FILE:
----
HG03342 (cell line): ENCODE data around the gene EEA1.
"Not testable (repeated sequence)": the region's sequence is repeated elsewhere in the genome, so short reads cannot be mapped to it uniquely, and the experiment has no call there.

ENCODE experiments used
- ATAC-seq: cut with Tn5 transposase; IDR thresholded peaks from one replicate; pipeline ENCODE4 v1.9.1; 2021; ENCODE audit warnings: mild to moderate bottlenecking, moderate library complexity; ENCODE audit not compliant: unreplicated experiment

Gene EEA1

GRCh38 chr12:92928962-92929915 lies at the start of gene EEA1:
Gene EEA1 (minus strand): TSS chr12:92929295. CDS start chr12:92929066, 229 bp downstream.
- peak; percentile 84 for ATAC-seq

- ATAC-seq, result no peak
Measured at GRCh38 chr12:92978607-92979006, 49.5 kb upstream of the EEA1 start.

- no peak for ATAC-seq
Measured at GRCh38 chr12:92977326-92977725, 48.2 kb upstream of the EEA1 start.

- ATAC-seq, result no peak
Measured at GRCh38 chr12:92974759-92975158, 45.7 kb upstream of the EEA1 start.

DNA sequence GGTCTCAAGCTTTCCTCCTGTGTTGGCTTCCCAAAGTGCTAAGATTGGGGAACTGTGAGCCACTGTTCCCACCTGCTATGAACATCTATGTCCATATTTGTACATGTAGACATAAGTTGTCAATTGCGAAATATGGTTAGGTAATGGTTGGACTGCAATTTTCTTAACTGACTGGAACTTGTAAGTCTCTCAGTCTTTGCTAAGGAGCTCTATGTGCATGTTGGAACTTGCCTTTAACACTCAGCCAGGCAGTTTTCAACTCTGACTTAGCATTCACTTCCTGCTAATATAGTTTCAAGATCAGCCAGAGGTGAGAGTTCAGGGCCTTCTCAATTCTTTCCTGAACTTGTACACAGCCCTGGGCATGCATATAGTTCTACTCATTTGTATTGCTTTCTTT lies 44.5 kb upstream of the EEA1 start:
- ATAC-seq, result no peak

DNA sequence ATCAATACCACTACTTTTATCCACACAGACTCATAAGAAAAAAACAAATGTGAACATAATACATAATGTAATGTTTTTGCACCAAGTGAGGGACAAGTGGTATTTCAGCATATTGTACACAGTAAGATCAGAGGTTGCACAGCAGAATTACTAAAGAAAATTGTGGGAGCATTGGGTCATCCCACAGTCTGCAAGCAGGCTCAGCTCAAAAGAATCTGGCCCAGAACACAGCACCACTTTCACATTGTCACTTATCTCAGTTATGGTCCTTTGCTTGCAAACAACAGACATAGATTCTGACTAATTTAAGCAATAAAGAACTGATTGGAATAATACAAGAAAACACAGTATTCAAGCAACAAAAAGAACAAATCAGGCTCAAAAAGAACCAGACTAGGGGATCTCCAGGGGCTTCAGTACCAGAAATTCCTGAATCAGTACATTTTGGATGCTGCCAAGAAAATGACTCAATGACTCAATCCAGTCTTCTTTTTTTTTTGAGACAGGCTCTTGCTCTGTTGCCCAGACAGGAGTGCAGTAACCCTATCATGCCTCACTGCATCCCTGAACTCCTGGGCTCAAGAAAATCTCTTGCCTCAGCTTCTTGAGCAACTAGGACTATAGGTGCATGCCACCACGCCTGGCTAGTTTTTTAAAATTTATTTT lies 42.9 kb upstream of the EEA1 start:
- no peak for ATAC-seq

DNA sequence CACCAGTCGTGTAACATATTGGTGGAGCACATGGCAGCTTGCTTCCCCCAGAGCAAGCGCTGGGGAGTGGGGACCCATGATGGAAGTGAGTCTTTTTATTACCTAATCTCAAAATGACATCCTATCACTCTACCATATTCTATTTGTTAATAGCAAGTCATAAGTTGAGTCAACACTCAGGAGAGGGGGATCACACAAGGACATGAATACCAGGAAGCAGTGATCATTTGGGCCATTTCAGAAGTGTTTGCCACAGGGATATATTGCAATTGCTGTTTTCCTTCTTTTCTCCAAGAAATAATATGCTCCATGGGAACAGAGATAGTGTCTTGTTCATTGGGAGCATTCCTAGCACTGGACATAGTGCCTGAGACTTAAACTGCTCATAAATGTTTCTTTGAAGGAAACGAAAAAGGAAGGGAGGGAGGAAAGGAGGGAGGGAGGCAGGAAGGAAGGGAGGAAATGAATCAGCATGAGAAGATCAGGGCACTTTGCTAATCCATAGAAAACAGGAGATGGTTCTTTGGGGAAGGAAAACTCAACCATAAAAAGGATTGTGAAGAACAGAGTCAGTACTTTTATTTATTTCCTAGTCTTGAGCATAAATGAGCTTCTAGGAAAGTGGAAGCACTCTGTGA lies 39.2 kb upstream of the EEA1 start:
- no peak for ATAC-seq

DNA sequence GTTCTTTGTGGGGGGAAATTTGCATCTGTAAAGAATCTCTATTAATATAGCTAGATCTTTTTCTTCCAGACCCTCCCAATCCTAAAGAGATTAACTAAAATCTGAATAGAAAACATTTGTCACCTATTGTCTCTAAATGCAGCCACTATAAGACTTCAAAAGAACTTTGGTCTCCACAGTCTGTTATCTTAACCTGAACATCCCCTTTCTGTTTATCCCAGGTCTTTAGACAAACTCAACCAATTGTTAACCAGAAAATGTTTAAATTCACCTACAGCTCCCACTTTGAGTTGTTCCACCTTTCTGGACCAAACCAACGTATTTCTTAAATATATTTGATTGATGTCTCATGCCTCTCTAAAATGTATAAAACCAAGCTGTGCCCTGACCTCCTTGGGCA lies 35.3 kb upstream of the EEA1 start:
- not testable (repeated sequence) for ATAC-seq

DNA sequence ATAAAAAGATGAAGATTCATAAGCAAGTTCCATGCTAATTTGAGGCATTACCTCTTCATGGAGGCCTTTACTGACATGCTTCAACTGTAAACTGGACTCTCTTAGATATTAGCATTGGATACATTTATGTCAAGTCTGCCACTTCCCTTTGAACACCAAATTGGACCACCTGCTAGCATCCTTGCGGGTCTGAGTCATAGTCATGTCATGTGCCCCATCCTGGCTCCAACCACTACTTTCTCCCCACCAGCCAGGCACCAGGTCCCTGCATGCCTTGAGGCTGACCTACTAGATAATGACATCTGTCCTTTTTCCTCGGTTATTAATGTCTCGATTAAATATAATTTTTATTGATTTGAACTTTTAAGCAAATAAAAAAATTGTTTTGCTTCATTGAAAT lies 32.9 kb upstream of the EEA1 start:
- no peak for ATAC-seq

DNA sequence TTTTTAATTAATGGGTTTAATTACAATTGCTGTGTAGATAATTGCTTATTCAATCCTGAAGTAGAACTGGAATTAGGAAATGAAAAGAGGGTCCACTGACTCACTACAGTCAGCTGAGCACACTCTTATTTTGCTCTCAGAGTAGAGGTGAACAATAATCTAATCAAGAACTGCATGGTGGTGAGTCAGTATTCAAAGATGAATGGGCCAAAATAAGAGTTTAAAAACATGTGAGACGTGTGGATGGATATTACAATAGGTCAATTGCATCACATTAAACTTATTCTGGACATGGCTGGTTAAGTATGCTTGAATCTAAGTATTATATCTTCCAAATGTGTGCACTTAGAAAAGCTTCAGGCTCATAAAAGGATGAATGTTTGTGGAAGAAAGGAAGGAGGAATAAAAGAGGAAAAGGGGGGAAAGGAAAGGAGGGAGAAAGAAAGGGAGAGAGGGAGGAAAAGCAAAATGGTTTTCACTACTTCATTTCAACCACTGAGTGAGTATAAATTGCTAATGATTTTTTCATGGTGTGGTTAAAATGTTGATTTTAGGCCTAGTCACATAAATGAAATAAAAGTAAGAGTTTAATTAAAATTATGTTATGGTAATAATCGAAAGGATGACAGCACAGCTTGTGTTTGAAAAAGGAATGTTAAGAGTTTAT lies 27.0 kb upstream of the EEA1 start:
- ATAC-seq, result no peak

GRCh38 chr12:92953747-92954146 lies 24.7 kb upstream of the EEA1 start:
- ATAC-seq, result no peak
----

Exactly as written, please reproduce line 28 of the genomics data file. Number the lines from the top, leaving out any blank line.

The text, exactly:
- ATAC-seq, result no peak